Oxford Screening - Prostate Blog

    PSA Testing - Blog -

    A Personal View - 8th October 2013

    It is surprising to me to know that there have been many millions of PSA tests carried out but there are still no organised screening programmes for prostate cancer. Screening pro Cancer charities would make a greater fuss about establishing a proper screening programme because early detection can make a difference. Raising money for research, supporting men and their families after a diagnosis of protate cancer and advising men about PSA testing are fantastic aims and objectives of Prostate Cancer UK but pressing for an organised screening programme should be much higher up their agenda in my opinion. There is interesting dietary advice on the Prostate Cancer UK website that we should take note of but knowing how we are so poor, talking about middle aged men now, at altering our diet such that most of us are overweight and heavily over indulging in carbohydrates, I wonder how many of us would act on that advice. Certainly, those in high risk groups for prostate cancer should take all measures they can to reduce their risk in addition to regular PSA testing. Black men, men whose father suffered from prostate cancer and men with a PSA in the grey zone should take particular note of their diet, lifestyle as well as getting tested annually.     Useful information   The age related referral points outlined in the Department of Health Referral Guidance and adopted by the Prostate Cancer Risk Management Programme are:

    Age               PSA ng/ml

    50-59            ≥ 3.0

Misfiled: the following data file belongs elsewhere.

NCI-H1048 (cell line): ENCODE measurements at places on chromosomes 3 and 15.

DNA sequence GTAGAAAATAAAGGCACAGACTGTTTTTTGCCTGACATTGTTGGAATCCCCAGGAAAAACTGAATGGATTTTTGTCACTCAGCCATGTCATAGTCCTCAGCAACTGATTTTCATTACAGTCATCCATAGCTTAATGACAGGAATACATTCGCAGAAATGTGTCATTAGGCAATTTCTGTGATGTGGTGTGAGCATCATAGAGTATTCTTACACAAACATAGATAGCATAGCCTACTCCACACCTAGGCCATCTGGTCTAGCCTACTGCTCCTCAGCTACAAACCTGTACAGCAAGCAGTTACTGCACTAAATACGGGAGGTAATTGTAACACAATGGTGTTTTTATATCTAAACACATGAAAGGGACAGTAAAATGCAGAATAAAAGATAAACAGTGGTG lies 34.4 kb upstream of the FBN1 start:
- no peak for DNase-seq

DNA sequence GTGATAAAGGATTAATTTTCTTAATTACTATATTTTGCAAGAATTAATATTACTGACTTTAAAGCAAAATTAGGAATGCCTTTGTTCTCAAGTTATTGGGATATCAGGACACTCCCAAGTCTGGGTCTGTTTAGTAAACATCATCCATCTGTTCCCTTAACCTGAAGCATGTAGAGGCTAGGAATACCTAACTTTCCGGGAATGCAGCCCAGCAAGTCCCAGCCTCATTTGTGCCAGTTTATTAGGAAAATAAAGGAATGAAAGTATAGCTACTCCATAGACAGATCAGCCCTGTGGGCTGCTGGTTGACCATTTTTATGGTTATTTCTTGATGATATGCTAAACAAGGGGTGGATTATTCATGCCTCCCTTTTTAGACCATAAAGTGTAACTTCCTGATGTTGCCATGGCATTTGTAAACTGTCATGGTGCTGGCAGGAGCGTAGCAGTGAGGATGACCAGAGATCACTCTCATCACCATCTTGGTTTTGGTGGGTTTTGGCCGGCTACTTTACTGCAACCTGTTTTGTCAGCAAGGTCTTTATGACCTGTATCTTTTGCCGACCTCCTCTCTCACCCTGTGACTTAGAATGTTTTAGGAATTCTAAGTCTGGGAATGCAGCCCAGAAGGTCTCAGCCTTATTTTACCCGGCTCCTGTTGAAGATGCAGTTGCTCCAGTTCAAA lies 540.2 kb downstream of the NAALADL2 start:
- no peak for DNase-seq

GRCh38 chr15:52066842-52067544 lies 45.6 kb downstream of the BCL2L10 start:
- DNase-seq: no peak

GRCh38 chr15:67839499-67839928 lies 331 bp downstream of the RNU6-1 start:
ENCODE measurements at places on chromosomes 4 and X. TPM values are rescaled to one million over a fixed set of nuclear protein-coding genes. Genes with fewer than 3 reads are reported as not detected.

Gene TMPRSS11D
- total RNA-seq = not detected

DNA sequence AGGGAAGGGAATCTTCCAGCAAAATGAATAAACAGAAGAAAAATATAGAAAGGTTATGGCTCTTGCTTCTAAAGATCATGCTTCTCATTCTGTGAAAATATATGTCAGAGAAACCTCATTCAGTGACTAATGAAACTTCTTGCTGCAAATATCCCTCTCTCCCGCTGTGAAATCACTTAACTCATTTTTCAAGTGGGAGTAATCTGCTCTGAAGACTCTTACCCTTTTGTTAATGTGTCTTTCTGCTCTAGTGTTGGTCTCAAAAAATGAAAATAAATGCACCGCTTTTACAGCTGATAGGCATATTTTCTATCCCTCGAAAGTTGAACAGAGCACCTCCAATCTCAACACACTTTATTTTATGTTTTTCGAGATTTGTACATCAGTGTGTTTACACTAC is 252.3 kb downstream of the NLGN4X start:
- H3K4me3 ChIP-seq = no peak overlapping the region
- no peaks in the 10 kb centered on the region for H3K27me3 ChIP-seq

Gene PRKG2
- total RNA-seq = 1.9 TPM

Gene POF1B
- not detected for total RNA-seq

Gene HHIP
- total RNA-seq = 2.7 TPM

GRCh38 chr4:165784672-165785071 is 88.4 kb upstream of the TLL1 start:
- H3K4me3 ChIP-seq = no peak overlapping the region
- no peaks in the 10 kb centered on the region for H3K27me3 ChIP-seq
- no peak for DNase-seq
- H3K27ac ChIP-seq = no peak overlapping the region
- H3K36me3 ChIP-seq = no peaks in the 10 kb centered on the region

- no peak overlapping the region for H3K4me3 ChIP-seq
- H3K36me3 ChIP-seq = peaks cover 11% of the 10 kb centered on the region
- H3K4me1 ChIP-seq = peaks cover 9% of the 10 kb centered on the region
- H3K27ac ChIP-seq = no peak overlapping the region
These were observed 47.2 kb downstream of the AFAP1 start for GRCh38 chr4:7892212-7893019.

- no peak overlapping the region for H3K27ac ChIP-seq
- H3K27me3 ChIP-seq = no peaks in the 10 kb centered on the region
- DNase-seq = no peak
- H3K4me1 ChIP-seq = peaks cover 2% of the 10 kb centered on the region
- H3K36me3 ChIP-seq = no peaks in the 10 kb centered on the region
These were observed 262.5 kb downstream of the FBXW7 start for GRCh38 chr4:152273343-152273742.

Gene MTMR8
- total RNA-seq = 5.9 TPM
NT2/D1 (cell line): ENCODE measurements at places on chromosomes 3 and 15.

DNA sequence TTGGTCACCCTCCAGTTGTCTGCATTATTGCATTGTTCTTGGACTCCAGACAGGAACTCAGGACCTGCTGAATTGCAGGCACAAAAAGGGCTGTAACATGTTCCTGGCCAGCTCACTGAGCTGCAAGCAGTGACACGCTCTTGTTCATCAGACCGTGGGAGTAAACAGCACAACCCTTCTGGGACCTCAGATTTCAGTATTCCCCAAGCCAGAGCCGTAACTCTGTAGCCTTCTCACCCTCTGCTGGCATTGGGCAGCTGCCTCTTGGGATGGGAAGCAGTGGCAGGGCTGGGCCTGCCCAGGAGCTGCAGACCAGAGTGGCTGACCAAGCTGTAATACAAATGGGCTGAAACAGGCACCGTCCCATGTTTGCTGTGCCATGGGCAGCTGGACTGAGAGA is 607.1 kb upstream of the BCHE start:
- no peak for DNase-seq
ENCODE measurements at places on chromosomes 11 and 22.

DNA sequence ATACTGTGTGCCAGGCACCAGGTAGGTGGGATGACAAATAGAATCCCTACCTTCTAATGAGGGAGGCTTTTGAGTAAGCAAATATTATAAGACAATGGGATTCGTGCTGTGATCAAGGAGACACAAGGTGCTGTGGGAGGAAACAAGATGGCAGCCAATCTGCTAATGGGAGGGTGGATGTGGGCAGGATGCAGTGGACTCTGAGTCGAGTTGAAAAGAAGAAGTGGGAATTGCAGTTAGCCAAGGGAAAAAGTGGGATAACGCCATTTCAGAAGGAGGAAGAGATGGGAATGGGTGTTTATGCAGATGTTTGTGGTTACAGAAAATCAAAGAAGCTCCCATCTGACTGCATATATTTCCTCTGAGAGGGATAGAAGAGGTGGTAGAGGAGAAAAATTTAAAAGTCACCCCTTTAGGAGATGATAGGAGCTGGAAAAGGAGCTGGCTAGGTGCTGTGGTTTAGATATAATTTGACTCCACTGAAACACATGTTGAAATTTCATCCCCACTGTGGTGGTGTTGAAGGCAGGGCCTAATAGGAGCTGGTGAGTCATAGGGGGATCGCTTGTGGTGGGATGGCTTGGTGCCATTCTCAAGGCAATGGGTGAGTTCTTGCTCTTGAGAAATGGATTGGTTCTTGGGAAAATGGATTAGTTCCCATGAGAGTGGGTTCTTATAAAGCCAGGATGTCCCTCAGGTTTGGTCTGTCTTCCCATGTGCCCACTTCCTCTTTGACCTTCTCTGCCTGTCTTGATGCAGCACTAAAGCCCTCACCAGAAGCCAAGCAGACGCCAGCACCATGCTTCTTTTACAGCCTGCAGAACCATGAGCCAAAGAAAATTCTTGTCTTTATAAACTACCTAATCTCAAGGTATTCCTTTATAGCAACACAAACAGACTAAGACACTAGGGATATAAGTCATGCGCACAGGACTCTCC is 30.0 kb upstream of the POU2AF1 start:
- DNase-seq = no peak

60-69            ≥ 4.0

    70 and over  > 5    

    PSA for different age ranges - US data

    Age 40-49 years – 0-2.5 ng/mL

    Age 50-59 years – 0-3.5 ng/mL

    Age 60-69 years – 0-4.5 ng/mL

    Age 70-79 years – 0-6.5 ng/mL  

    Age specific ranges for Black men

    Age 40-49 years – 0-2 ng/mL; 93% specificity

    Age 50-59 years – 0-4 ng/mL, 88% specificity

    Age 60-69 years – 0-4.5 ng/mL, 81% specificity  

    Causes of a high PSA level (other than prostate cancer)

    Race - Black

    Age - a gradual increase in PSA occurs from middle age onwards

    Drugs -

    Massage of the prostate - such as digital rectal examination

    Prostatitis - inflammation of the prostate

    BPH - a benign enlargement of the prostate

    Prostate volume - the overall size of the prostate

    Biopsy - taking a tissue sample from the prostate gland

    Urinary retention - when the prostate is enlarged it can press on the passage that the urine goes down, the urethra, and urine collects in the bladder expanding it like a balloon causing great abdominal discomfort